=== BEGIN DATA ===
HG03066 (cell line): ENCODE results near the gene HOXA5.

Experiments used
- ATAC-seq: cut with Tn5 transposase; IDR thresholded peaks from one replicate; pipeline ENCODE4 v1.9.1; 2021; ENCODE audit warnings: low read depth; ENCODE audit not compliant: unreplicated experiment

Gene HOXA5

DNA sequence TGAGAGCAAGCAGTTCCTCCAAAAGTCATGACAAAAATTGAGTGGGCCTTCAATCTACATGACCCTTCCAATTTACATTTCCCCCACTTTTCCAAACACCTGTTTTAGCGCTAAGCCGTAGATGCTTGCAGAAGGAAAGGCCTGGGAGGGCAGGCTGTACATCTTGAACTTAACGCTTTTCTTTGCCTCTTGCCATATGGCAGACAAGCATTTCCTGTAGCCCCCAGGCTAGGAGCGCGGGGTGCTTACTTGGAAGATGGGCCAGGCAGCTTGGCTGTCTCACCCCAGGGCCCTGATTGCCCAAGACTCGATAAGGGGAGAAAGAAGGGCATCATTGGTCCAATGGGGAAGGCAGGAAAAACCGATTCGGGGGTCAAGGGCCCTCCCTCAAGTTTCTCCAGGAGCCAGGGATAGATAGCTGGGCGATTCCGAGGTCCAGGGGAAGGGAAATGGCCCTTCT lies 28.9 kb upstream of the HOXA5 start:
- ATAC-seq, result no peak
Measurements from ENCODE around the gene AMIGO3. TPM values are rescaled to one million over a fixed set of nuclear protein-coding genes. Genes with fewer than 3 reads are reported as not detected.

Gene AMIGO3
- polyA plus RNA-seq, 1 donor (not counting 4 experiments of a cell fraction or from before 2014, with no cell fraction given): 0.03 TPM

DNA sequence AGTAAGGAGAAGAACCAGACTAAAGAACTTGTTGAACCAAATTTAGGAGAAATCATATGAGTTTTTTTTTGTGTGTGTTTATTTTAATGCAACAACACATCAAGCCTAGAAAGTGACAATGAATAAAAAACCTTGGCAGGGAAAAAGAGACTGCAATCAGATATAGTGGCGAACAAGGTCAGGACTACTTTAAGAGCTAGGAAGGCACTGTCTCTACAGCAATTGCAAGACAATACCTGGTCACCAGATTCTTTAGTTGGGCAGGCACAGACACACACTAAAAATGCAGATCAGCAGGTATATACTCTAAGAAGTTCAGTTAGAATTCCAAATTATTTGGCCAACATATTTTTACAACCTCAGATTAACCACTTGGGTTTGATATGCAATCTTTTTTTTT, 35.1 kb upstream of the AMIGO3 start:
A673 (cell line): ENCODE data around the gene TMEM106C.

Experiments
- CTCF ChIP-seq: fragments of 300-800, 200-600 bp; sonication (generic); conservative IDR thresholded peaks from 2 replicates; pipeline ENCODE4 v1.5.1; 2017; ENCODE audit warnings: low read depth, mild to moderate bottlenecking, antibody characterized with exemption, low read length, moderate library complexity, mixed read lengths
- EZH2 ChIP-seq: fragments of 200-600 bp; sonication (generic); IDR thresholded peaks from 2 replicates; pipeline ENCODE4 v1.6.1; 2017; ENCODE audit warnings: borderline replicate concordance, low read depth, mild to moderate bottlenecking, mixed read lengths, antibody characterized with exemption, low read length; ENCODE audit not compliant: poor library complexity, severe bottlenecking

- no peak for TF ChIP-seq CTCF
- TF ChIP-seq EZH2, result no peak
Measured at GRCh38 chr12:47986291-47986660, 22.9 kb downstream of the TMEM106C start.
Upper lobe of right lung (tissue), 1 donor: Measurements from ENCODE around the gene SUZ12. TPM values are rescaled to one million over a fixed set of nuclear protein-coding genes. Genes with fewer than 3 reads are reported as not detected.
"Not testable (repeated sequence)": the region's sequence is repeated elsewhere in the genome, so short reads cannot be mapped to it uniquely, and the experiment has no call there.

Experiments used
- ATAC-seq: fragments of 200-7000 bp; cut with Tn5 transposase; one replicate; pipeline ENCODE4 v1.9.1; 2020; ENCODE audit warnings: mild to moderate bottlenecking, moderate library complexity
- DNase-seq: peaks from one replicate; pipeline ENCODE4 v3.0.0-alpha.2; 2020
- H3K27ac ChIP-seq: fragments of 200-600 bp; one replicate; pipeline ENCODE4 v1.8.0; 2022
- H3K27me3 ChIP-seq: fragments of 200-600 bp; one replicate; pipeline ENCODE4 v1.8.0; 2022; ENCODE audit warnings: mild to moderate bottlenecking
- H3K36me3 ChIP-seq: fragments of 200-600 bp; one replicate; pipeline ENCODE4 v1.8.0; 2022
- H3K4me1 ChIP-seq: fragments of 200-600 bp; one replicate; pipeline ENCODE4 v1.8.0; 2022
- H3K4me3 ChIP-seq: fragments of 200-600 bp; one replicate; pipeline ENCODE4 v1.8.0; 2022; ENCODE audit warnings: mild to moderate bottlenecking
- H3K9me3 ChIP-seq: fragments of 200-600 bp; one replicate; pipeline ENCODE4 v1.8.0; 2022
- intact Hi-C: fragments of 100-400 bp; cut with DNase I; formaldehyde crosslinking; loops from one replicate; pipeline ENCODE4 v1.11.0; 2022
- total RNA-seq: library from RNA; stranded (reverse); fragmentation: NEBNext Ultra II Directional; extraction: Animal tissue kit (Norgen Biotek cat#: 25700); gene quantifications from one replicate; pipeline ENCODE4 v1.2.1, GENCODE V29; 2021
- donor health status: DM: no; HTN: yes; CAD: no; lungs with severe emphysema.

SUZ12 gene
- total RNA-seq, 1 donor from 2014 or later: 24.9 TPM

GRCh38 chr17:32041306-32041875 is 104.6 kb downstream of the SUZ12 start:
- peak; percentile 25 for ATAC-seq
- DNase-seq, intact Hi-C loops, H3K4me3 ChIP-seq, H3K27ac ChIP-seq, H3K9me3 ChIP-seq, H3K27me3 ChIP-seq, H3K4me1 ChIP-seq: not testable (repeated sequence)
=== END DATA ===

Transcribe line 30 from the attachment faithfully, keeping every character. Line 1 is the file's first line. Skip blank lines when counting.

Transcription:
- total RNA-seq: library from RNA; stranded (reverse); fragmentation: NEBNext Ultra II Directional; extraction: Animal tissue kit (Norgen Biotek cat#: 25700); gene quantifications from one replicate; pipeline ENCODE4 v1.2.1, GENCODE V29; 2021